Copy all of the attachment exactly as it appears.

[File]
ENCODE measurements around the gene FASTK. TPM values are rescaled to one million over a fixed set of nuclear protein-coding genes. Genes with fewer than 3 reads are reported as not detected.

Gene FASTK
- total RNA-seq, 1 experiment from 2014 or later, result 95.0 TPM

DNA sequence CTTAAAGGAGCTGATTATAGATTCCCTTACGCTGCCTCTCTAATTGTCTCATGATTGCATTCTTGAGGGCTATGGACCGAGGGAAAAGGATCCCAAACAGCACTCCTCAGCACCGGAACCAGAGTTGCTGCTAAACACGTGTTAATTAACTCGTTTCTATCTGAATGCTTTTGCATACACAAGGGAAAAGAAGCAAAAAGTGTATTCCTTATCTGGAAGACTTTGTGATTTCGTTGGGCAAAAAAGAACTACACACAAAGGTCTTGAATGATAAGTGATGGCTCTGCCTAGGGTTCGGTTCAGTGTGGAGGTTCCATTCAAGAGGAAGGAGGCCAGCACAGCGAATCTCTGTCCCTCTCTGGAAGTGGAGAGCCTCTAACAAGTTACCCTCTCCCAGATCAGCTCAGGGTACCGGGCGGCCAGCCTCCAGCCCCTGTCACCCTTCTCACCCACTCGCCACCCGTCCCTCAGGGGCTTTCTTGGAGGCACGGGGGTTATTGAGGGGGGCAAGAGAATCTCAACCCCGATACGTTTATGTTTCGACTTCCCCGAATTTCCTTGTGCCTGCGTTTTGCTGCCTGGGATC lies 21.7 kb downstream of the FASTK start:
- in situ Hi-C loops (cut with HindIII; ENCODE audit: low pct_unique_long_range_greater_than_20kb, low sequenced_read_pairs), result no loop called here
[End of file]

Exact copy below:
ENCODE measurements around the gene FASTK. TPM values are rescaled to one million over a fixed set of nuclear protein-coding genes. Genes with fewer than 3 reads are reported as not detected.

Gene FASTK
- total RNA-seq, 1 experiment from 2014 or later, result 95.0 TPM

DNA sequence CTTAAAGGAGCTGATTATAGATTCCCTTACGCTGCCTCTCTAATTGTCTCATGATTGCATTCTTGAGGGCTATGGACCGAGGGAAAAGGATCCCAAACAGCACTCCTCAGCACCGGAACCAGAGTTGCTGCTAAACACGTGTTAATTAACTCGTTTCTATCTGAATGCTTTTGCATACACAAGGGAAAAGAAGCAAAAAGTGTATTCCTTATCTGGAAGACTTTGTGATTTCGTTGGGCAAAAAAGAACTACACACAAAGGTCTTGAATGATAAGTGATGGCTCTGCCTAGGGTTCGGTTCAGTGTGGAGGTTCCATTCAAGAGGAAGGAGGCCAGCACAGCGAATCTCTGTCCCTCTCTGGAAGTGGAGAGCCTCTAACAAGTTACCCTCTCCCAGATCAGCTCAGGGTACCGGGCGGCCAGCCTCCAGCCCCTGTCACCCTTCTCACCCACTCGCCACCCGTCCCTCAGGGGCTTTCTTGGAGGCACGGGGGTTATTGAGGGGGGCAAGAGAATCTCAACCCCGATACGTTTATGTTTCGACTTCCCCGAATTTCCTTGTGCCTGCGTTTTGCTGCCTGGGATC lies 21.7 kb downstream of the FASTK start:
- in situ Hi-C loops (cut with HindIII; ENCODE audit: low pct_unique_long_range_greater_than_20kb, low sequenced_read_pairs), result no loop called here